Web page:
Best Northwest Hikes and Walks

Find serenity, soaring views—and a sweet workout—on these 20 spectacular trails.

A sweeping glacial vista on a bluebird afternoon…an ancient rain forest, trees dripping with moss…the fecund scent of a deep mountain meadow…come July, our hearts yearn for the sweet sylvan dream that is Northwest hiking. Like nowhere else in the world, here, a short drive and an adventurous spirit are all it takes to transport you to a place of incomparable beauty. Whether you seek a hard-fought climb to rarified air or a simple, in-city stroll amongst towering old-growth trees, there’s a hike or walk here to suit your mood, energy level and time. So strike out on the path of your choosing; you’ll find serenity, soaring views—and a sweet workout—on these 20 spectacular trails. Just click through the following links to find wonderful hikes for all skill levels. First, just pick your favorite brand of natural beauty:

Beautiful Views
Featuring Mount Constitution, Elliott Bay Trail and Second Beach

Old Growth
Featuring the Grove of the Patriarchs, Hall of Mosses and Seward Park 

Featuring Sourdough Ridge Trail and Winds of Change Trail.

Color show
Featuring Heather Meadows, Washington Park Arboretum and Lake Ingalls

Featuring Twin Falls, Franklin Falls and Silver Falls

Featuring Golden Gate Trail, Nisqually National Wildlife Refuge and Juanita Bay Park 

Alpine Lakes
Featuring Lake Serene, Rainy Lake and Sheep Lake and Sourdough Gap


Before you go...

Download maps, field and trail guides and more: The National Park Service provides information about hikes in National Parks. The US Fish and Wildlife Service provides more on hikes through federally managed land. The nonprofit hiking club, Washington Trails Association, offers trip reports, trail summaries and more on its excellent website; members receive a bi-monthly magazine.

Trail Passes
Cars parked at many trailheads require one of these three passes. Always check before you go; skipping the pass can result in a ticket.

Discover Pass: Needed for all state-run trails, including state parks and DNR lands. $10/day or $30/year plus handling fees; purchase in advance;

National Parks Pass: Needed for access to Mount Rainier and other National Parks; $30/year or $15/carload for a 7-day pass; sold at park entrances.

Northwest Forest Pass: Needed for NWFS trailheads. Day pass, $5; annual pass, $30; purchase in advance;

Prohibited on all National Parks trails, except on the Pacific Crest Trail (see Sheep Lake). On state-run lands and in-city trails, dogs must be on a leash at all times.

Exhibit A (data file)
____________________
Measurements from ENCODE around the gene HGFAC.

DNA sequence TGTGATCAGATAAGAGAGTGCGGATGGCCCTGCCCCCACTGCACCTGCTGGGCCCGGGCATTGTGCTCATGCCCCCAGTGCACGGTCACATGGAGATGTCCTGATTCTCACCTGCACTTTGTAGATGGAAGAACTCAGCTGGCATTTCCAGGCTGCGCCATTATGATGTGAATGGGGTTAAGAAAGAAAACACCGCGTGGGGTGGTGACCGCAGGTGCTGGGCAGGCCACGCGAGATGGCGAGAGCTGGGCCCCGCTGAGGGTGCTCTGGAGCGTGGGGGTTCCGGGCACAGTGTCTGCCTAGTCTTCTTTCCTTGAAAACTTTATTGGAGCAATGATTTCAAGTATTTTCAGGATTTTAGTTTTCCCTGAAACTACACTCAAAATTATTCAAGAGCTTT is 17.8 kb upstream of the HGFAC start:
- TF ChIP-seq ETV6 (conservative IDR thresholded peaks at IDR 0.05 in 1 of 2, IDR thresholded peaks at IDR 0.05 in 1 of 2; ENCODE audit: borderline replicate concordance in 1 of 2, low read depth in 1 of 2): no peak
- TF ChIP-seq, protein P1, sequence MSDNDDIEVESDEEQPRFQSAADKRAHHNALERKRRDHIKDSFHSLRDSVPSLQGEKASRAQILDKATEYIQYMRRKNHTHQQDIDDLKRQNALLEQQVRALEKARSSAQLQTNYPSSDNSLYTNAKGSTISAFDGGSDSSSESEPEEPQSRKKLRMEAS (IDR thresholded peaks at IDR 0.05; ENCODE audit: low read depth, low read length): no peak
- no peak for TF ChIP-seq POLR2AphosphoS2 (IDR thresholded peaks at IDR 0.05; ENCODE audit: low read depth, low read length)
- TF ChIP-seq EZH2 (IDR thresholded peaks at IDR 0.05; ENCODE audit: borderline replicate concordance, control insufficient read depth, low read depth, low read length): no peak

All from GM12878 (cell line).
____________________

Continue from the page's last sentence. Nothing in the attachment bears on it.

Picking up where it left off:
Why Olympia's 222 Market is Worth the Trip

Why Olympia's 222 Market is Worth the Trip

Olympia’s new artisan food market puts the capital city on the culinary map
Sofie's Scoops at the 222 Market

Olympians, we apologize for invading your downtown parking. But, an artisan-style food hall like 222 Market (Olympia, 222 Capitol Way N; is an exciting destination and one we food lovers think is worth the drive.

At press time, the 15,000-square-foot building was scheduled to open in September, showcasing artisan food and beverage producers from around the Pacific Northwest, including Broth Bar By Salt Fire & Time; small-batch gelateria Sofie’s Scoops; and the city’s first oyster bar.

The 1940s-era building was originally the home of Olympia’s Packard car dealership and over the years has housed a variety of businesses. But, with renowned bakery The Bread Peddler as an anchor tenant for more than a decade, the building’s owners, Gray and Joy Graham, saw potential for a full-fledged food hall. They partnered with Olympia chef Lela Cross (co-owner of Capitale, Cielo Blu and Dillinger’s Cocktails & Kitchen) to handpick local, independent merchants, including a florist (Fleurae), and then hired green architect firm Artisans Group, which gutted and opened up the building’s interior, repurposing recycled lumber and Douglas fir into tables and countertops.

222 Market certainly plays a vital role in downtown Olympia’s revitalization, but it’s also pretty great for the destination-dining Seattleite. Here’s what to eat.

Photos: Sofie’s Scoops: Sofie Landis; Broth Bar: John Valls; Chelsea Farms Oyster Bar: Courtesy of Chelsea Farms Oyster Bar; Blind Pig Spirits and the Bread Peddler Crepe: Piper Backholm